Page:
Nīkau Palm

Rhopalostylis sapida


Nīkau is the only palm native to mainland New Zealand, and is the world’s most southerly growing palm. It is a popular food source with the kereru. Māori used the leaves for weaving and for roof thatching.  The immature flower was boiled and eaten like cauliflower.

5m x 3m. Can grow up to 15m high. Pink flowers. Several varieties are planted throughout. The Chatham Island form has white leaf-stems and is more tolerant of high winds.

Great for creating a tropical feel interplanted with large-leaved plants, or used to give a vertical element close to walkways.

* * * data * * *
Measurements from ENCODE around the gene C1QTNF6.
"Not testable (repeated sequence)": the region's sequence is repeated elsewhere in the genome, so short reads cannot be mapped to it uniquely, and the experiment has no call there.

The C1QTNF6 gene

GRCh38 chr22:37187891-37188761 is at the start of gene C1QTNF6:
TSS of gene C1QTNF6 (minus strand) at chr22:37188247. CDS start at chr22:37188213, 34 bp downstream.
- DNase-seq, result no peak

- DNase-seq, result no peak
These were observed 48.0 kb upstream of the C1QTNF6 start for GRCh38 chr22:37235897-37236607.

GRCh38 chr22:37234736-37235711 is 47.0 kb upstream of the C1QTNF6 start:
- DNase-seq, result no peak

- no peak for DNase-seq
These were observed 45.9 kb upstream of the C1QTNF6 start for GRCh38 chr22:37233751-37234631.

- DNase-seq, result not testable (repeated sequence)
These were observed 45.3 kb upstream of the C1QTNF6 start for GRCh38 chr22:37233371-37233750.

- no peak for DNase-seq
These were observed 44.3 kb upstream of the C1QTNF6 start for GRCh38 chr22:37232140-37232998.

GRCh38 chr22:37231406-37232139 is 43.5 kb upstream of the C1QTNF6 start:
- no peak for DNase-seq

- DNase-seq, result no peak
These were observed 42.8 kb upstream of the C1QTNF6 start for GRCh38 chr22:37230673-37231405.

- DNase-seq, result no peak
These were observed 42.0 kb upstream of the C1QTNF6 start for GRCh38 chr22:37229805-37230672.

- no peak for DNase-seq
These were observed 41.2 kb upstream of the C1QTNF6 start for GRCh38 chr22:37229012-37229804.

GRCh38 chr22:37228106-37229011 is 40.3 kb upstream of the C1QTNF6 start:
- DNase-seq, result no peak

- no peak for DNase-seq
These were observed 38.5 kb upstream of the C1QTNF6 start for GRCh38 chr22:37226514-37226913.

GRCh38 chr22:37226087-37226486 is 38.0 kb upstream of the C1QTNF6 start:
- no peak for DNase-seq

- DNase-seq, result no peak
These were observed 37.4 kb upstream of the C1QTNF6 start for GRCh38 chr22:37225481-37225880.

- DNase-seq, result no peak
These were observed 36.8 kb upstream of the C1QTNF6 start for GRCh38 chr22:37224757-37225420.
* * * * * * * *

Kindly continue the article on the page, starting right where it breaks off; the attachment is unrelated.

This palm will take more than 10 years to develop a trunk, and even thereafter is a slow grower. Grows best with heat and dappled light, with roots shaded by other trees. Doesn’t like frosts.

Kermadec Island Nikau (Rhopalostylis baueri) – Not native. Broader fronds, and faster growing habit. Flowers are lighter, almost white.
Bangalow Palm (Archontophoenix cunninghamiana) – Not native. Faster growing, with no robust bulb forming at the frond bases. Stems of flowers/berries long and drooping, produced right around the trunk.
King Palm (Archontophoenix alexandrae) – Not native. Faster growing, with no robust bulb forming at the frond bases. Flowers are white and drooping, usually not circling the trunk.

Taranaki Education Resource – Rhopalostylis sapida
NZ Plant Conservation Network – Rhopalostylis sapida
O2 Landscapes – Rhopalostylis
Tawapou Coastal Natives – The Nikau Palm




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